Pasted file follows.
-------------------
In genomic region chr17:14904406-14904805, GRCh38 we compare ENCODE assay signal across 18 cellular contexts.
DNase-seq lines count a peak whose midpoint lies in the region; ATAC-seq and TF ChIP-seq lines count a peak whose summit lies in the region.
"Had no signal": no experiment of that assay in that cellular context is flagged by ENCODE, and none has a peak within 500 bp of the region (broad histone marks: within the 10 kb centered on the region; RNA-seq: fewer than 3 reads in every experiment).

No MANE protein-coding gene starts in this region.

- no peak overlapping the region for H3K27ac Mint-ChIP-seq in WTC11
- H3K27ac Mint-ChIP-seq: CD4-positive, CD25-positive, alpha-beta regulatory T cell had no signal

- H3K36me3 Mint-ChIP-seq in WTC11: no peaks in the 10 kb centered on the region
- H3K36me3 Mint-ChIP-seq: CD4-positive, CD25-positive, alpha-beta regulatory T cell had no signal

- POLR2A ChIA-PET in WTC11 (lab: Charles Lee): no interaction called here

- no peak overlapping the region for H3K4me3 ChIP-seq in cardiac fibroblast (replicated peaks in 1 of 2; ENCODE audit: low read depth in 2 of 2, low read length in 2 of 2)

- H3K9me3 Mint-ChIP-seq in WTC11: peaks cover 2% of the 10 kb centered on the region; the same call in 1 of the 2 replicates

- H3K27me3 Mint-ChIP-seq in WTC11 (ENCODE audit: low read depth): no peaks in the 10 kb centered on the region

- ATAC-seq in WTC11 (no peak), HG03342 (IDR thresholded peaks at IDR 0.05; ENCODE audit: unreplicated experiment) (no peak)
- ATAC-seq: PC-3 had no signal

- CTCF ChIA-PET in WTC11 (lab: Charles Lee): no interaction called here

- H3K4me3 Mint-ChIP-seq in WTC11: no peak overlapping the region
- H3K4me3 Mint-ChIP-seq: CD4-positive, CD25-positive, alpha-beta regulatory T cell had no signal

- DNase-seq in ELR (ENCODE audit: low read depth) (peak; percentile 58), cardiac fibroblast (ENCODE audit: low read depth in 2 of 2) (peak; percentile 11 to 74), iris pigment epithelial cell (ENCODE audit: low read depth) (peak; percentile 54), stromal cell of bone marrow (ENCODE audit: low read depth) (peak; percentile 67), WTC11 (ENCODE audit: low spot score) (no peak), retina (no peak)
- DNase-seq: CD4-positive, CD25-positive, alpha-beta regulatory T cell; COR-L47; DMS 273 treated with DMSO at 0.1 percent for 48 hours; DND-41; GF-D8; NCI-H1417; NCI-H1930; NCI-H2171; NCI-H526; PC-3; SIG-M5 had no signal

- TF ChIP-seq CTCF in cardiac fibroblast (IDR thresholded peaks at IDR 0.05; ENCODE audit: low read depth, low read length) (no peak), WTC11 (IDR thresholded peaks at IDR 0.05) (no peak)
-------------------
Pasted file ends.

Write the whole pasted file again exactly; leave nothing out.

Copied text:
In genomic region chr17:14904406-14904805, GRCh38 we compare ENCODE assay signal across 18 cellular contexts.
DNase-seq lines count a peak whose midpoint lies in the region; ATAC-seq and TF ChIP-seq lines count a peak whose summit lies in the region.
"Had no signal": no experiment of that assay in that cellular context is flagged by ENCODE, and none has a peak within 500 bp of the region (broad histone marks: within the 10 kb centered on the region; RNA-seq: fewer than 3 reads in every experiment).

No MANE protein-coding gene starts in this region.

- no peak overlapping the region for H3K27ac Mint-ChIP-seq in WTC11
- H3K27ac Mint-ChIP-seq: CD4-positive, CD25-positive, alpha-beta regulatory T cell had no signal

- H3K36me3 Mint-ChIP-seq in WTC11: no peaks in the 10 kb centered on the region
- H3K36me3 Mint-ChIP-seq: CD4-positive, CD25-positive, alpha-beta regulatory T cell had no signal

- POLR2A ChIA-PET in WTC11 (lab: Charles Lee): no interaction called here

- no peak overlapping the region for H3K4me3 ChIP-seq in cardiac fibroblast (replicated peaks in 1 of 2; ENCODE audit: low read depth in 2 of 2, low read length in 2 of 2)

- H3K9me3 Mint-ChIP-seq in WTC11: peaks cover 2% of the 10 kb centered on the region; the same call in 1 of the 2 replicates

- H3K27me3 Mint-ChIP-seq in WTC11 (ENCODE audit: low read depth): no peaks in the 10 kb centered on the region

- ATAC-seq in WTC11 (no peak), HG03342 (IDR thresholded peaks at IDR 0.05; ENCODE audit: unreplicated experiment) (no peak)
- ATAC-seq: PC-3 had no signal

- CTCF ChIA-PET in WTC11 (lab: Charles Lee): no interaction called here

- H3K4me3 Mint-ChIP-seq in WTC11: no peak overlapping the region
- H3K4me3 Mint-ChIP-seq: CD4-positive, CD25-positive, alpha-beta regulatory T cell had no signal

- DNase-seq in ELR (ENCODE audit: low read depth) (peak; percentile 58), cardiac fibroblast (ENCODE audit: low read depth in 2 of 2) (peak; percentile 11 to 74), iris pigment epithelial cell (ENCODE audit: low read depth) (peak; percentile 54), stromal cell of bone marrow (ENCODE audit: low read depth) (peak; percentile 67), WTC11 (ENCODE audit: low spot score) (no peak), retina (no peak)
- DNase-seq: CD4-positive, CD25-positive, alpha-beta regulatory T cell; COR-L47; DMS 273 treated with DMSO at 0.1 percent for 48 hours; DND-41; GF-D8; NCI-H1417; NCI-H1930; NCI-H2171; NCI-H526; PC-3; SIG-M5 had no signal

- TF ChIP-seq CTCF in cardiac fibroblast (IDR thresholded peaks at IDR 0.05; ENCODE audit: low read depth, low read length) (no peak), WTC11 (IDR thresholded peaks at IDR 0.05) (no peak)